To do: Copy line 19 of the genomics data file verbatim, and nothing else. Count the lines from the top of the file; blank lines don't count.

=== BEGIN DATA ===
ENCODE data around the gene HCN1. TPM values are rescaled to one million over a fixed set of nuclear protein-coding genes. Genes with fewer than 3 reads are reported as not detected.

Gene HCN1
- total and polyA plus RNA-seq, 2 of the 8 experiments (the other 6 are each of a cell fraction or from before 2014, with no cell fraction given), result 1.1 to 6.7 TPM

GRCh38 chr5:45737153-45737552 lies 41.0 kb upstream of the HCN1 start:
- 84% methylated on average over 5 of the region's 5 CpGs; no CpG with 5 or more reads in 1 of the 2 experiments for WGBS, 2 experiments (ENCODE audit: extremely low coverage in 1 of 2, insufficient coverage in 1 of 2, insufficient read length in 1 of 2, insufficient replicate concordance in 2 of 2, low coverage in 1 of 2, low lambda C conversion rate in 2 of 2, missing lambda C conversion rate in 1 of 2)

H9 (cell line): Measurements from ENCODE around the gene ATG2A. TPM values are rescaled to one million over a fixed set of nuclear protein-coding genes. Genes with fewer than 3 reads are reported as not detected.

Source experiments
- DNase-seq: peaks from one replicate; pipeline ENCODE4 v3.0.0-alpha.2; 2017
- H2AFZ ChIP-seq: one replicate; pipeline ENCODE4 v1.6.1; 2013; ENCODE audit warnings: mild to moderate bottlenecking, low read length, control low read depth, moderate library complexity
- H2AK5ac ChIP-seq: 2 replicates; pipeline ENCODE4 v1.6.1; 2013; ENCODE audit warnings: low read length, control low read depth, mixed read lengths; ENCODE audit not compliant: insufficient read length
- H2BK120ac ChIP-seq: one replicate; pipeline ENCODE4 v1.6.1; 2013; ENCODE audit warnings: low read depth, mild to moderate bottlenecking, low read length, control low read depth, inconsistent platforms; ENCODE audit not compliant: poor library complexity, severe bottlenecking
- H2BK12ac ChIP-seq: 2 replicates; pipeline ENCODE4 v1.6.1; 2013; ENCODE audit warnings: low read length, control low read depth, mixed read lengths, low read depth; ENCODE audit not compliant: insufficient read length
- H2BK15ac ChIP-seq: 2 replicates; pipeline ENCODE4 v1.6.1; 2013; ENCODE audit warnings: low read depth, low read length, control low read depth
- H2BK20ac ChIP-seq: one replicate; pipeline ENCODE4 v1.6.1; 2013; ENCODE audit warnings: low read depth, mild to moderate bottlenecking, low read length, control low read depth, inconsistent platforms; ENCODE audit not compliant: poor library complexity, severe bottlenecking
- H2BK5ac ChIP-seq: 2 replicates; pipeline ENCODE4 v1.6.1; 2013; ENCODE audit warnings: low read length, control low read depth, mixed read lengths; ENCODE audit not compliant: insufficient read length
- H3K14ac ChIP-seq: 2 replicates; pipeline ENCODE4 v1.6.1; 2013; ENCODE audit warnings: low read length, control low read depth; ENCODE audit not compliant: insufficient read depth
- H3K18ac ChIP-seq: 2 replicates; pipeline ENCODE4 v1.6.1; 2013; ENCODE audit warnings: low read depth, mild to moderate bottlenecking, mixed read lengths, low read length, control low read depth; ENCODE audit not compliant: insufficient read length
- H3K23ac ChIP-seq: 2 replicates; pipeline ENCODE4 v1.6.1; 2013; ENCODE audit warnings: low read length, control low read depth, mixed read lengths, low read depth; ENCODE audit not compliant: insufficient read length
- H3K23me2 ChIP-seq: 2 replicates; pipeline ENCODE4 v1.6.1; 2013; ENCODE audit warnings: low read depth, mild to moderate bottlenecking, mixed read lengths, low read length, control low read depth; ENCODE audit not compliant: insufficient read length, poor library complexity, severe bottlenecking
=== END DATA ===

- H3K23me2 ChIP-seq: 2 replicates; pipeline ENCODE4 v1.6.1; 2013; ENCODE audit warnings: low read depth, mild to moderate bottlenecking, mixed read lengths, low read length, control low read depth; ENCODE audit not compliant: insufficient read length, poor library complexity, severe bottlenecking